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Papal Encyclical Lumen Fidei: Chapter 4 faith’s positive message

(Vatican Radio) In the last program of our five part series on Pope Francis’ first Encyclical letter Lumen Fidei or Light of Faith, Msgr. John Kennedy, an official at the Congregation for the Doctrine of the Faith, takes a look at fourth and final Chapter.
Msgr Kennedy tells Tracey McClure that this Chapter’s subtitle is, ‘God prepared a city for them.’ “This is taken from the letter to the Hebrews. Already you can hear that this sounds positive, like really good news,” Msgr Kennedy says....

Listen to the conversation: RealAudioMP3

Msgr. Kennedy: The Pope says that “In presenting the story of the patriarchs and the righteous men and women of the Old Testament, the Letter to the Hebrews highlights an essential aspect of their faith. That faith is not only presented as a journey, but also as a process of building, the preparing of a place in which human beings can dwell together with one another.”

Then he discusses how the first builder was Noah who saved his family in the ark (Heb 11:7). Then comes Abraham, of whom it is said that by faith he dwelt in tents, as he looked forward to the city with firm foundations (cf. Heb 11:9-10).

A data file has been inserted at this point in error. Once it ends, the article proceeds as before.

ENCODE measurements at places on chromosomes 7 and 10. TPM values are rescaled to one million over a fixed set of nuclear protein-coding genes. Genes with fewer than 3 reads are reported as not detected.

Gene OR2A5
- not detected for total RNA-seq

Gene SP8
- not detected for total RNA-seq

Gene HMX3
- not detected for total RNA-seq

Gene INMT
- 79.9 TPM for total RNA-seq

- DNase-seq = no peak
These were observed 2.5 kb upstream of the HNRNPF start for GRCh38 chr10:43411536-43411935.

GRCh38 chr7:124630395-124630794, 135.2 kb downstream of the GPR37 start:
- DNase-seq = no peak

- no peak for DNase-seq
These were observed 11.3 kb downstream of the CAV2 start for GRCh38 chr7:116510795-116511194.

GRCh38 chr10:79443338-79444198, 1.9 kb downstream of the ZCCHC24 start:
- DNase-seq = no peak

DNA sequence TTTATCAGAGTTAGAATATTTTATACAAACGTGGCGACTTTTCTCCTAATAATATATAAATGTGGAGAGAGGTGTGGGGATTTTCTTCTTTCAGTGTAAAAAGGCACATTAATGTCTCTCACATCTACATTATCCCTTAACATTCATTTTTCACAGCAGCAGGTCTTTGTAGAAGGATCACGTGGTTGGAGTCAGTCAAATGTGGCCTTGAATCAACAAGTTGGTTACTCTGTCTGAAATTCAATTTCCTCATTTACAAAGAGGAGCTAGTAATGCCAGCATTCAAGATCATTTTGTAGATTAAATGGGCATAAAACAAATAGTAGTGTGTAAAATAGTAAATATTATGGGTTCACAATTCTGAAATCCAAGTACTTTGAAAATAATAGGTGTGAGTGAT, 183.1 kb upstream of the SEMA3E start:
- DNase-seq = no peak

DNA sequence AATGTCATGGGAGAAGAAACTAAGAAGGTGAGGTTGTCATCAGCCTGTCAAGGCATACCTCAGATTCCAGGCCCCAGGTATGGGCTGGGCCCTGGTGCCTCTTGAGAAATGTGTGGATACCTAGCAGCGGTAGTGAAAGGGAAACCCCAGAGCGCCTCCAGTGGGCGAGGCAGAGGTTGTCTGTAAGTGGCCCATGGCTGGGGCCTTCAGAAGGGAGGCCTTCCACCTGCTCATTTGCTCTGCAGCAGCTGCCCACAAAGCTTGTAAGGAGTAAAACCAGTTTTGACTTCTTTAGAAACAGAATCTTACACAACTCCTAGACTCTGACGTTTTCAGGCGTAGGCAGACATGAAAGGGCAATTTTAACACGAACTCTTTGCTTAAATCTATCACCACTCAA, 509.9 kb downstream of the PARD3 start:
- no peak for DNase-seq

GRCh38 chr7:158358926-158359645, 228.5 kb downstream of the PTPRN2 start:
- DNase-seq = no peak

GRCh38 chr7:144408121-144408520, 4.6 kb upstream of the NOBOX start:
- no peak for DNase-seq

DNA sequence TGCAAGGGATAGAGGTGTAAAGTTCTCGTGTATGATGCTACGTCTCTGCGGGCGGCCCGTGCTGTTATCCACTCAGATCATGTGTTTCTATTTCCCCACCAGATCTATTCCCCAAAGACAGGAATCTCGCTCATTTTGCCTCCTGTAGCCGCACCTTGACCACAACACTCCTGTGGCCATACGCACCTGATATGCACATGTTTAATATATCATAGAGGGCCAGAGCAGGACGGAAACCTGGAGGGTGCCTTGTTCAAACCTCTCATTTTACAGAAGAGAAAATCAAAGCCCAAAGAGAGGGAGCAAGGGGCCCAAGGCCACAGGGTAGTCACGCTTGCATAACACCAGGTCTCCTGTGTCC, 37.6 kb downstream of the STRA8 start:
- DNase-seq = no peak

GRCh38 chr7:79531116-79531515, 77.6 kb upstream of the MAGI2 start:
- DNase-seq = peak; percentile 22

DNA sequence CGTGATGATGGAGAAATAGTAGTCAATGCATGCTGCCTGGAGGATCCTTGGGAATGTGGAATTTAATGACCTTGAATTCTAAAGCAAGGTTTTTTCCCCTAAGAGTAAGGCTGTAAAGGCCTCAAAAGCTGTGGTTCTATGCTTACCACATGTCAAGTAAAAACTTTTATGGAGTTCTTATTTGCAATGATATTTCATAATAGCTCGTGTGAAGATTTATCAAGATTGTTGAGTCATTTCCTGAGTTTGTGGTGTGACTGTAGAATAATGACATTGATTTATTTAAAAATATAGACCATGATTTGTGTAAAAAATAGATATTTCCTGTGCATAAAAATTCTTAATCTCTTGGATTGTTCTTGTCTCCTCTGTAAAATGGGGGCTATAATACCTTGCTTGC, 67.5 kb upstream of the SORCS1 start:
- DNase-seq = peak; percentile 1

He comments that faith brings about a new reliability, a new firmness, which God alone can give.

For this reason we can now also say that firmness of faith marks the city which God is preparing for mankind. When we know this, we see that faith sheds light on every human relationship because it is born of love and reflects God’s own love. The God who is himself reliable gives us a city which is reliable.

Question: Is there a consequence to this? Does it affect the way we live our lives?

Yes, most definitely. The light of faith is, says Pope Francis, concretely placed at the service of justice, law and peace. The light of faith is capable of enhancing the richness of human relations, their ability enrich our life together.